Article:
Why I Don't Like Going to the Doctor (besides me being a man)

I went to the doctor today. It turns out the kids at school had likely given me some conjunctivitis (geez, thanks--you shouldn't have). It wasn't my regular doctor (not that I would call my doctor "regular" since I've only been to him once last year) as we're in a different city.

And it wasn't a bad experience. It was urgent care as that was what was available on a Saturday afternoon on Memorial Day weekend. I called ahead; they said they only had one or two people waiting. When I got there the nurse called my name before I had even finished checking in. I've never had an appointment ready that quickly. And they took care of me well. 

But here's what I dislike about our health care system.

1. Redundancy. I had to tell three separate people my medical allergies. That should have only happened once. Wait. That shouldn't have needed to happen at all. It doesn't make sense to me that when I visit a new doctor, they don't have any access of my health history. We're in the 21st century. Shouldn't doctors be able to share that information easily so they can treat us fully? Almost any time I visit a medical facility, I end up telling three or four people the same information over and over again. 

2. Inconsistency. This is not so much in the health care system (though I know it is there at times), but in some of the professionals. Of the three people I interacted with, I was probably the lightest one, and I know I have more poundage than I need (I've been working on it, honest). The doctor easily had 125 pounds on me. Never trust a skinny chef, but why would I trust an overweight doctor? I'm also always surprised at the number of staff at hospitals who smoke.  Plenty of people are frustrated with hypocrisy in the church (and I admit to contributing to it), but what about some of the healthcare professionals?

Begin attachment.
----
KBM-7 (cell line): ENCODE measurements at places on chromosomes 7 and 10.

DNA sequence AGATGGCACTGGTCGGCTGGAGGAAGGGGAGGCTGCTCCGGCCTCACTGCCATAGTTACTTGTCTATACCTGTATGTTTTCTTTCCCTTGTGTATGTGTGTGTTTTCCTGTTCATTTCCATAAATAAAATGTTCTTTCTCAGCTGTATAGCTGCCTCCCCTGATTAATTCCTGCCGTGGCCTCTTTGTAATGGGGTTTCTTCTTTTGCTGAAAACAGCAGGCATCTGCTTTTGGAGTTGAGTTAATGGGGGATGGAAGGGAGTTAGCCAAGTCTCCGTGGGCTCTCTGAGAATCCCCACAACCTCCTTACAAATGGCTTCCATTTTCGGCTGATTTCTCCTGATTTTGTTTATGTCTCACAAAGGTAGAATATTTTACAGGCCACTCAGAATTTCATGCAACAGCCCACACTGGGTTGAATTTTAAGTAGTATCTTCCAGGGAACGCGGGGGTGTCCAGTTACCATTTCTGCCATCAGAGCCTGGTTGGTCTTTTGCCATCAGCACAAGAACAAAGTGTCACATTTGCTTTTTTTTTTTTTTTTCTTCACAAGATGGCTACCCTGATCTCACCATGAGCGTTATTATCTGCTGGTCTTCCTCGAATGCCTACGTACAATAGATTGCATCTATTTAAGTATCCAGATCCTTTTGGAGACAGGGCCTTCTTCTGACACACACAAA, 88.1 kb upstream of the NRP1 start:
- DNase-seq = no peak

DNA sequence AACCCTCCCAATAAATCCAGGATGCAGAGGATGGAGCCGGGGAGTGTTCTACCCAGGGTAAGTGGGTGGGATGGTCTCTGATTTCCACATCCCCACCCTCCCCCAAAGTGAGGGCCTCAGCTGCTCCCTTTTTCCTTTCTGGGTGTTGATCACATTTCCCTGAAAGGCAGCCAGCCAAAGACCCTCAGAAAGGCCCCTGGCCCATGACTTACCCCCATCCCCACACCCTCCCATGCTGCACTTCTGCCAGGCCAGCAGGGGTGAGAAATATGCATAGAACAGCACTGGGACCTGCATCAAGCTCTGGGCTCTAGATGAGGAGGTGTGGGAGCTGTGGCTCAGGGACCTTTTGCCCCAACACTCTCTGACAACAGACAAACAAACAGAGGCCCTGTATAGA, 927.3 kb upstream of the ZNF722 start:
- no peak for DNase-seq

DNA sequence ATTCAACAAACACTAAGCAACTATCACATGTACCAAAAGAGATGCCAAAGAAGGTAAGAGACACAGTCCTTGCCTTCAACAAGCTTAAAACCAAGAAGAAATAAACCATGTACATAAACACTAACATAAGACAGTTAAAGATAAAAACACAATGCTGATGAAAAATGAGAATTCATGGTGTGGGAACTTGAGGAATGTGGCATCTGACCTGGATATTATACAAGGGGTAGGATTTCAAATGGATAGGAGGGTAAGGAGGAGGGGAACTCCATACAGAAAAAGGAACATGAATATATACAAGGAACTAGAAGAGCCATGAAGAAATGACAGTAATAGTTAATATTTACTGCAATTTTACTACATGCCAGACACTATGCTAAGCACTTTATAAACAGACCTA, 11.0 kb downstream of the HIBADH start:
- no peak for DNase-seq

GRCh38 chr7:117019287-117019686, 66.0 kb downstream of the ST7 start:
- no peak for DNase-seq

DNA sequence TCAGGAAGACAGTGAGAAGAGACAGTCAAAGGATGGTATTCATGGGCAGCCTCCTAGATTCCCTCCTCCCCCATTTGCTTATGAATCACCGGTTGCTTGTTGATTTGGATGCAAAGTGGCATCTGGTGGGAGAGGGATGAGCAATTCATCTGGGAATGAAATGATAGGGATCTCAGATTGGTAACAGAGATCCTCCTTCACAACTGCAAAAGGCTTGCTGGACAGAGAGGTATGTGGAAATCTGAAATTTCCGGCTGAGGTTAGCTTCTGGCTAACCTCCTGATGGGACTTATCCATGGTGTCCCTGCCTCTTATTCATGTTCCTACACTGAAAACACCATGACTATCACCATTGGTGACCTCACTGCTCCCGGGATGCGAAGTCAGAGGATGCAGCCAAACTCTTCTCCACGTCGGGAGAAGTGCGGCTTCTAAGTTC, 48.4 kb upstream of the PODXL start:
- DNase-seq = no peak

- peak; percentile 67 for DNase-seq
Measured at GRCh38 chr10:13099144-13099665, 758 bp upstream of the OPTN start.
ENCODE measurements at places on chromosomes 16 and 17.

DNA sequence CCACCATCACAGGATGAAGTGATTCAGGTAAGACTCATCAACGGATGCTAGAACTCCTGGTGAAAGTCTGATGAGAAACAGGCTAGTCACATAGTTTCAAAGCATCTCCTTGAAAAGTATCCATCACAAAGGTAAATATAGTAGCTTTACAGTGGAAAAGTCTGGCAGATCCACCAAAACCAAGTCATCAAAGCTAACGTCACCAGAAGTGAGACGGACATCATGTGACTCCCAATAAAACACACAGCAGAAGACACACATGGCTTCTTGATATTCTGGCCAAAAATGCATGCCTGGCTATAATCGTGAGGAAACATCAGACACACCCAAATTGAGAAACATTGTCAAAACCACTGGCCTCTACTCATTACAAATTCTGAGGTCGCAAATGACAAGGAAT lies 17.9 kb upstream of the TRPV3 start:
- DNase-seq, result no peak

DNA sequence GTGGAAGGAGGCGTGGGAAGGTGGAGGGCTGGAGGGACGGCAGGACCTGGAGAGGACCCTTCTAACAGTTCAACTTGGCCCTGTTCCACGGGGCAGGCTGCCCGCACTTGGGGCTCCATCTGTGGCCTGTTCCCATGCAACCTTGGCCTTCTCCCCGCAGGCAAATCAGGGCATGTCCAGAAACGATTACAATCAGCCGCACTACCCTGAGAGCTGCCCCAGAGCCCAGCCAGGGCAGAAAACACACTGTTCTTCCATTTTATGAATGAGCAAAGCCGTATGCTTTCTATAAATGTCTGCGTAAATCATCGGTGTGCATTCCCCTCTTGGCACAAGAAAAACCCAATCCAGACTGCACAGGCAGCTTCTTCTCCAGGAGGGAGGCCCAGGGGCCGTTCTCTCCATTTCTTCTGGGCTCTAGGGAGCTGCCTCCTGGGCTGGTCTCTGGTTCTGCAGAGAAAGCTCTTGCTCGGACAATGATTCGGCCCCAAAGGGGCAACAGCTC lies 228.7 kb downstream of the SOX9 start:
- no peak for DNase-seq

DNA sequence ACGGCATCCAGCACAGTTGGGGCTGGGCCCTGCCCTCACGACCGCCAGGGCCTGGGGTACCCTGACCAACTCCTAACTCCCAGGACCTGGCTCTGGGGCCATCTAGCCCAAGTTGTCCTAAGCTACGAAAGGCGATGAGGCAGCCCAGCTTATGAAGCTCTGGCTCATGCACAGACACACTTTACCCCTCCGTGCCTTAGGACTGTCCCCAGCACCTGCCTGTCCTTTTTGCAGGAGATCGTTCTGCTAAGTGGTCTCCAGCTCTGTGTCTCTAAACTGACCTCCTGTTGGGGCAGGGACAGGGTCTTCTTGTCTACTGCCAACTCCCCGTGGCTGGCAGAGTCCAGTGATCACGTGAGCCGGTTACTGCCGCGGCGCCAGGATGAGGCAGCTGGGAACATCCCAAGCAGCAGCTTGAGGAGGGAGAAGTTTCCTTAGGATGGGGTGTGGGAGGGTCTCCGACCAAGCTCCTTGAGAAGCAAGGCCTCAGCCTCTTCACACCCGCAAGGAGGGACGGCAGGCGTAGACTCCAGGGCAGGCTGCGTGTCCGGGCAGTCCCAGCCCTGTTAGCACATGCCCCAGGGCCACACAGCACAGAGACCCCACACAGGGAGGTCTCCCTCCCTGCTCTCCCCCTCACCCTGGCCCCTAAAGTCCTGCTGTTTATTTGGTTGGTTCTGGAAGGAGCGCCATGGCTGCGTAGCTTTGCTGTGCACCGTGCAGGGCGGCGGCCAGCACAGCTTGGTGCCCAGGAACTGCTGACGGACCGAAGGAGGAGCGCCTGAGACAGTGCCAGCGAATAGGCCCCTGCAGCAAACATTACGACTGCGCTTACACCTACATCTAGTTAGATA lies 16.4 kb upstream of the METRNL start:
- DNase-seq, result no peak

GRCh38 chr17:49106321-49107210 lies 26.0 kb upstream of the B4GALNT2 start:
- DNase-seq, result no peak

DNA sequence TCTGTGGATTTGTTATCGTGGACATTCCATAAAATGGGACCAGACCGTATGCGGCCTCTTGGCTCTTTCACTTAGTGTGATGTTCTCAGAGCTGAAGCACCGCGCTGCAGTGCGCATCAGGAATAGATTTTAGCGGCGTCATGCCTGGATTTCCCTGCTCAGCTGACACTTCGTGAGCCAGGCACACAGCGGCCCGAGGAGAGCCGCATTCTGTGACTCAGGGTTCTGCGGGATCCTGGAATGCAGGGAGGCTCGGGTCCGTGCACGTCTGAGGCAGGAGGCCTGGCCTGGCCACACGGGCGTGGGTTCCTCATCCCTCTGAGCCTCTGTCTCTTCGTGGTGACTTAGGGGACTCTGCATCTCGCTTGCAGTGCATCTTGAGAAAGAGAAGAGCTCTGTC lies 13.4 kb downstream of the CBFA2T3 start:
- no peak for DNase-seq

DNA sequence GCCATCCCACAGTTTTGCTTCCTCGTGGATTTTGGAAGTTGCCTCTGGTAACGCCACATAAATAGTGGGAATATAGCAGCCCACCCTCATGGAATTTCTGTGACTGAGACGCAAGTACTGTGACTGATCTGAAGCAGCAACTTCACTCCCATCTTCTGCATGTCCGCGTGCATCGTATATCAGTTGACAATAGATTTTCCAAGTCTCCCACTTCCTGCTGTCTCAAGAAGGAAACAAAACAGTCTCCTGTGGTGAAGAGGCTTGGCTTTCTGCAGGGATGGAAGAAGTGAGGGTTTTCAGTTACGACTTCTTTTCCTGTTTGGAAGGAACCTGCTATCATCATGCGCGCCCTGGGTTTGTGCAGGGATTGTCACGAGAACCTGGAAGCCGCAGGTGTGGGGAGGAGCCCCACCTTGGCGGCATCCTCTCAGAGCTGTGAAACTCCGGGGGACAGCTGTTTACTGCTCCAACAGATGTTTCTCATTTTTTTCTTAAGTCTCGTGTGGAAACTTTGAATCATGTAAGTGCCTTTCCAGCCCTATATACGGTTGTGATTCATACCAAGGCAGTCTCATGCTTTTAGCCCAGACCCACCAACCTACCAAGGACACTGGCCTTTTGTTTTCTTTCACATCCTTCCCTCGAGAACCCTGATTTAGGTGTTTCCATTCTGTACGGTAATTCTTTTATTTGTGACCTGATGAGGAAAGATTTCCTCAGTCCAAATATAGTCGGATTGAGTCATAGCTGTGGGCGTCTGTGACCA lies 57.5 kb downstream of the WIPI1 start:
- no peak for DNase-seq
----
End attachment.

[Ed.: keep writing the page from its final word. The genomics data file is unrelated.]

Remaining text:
3. Bureaucracy. Of the three people I spent time with, the one I spent the least amount of time with will get paid the most. The doctor came was with me for probably less than a minute. He didn't really even look at my eye. He was just there out of obligation. I get that the doctor has the most knowledge and education, and has to be the one who signs off, but it's driven by liability and litigation. 

Please don't tell me that our nation has the best health care system in the world. A). We don't (if we did, why does our country not lead in life expectancy, lowest infant mortality rates, and several other areas?). B). Even if it was the best, there is certainly much room for improvement. I wish that instead of forcing the government to get involved that there was a way for the system to reform itself.

Admittedly, I'm not that knowledgeable, so I'd love to hear from readers in medical professions.

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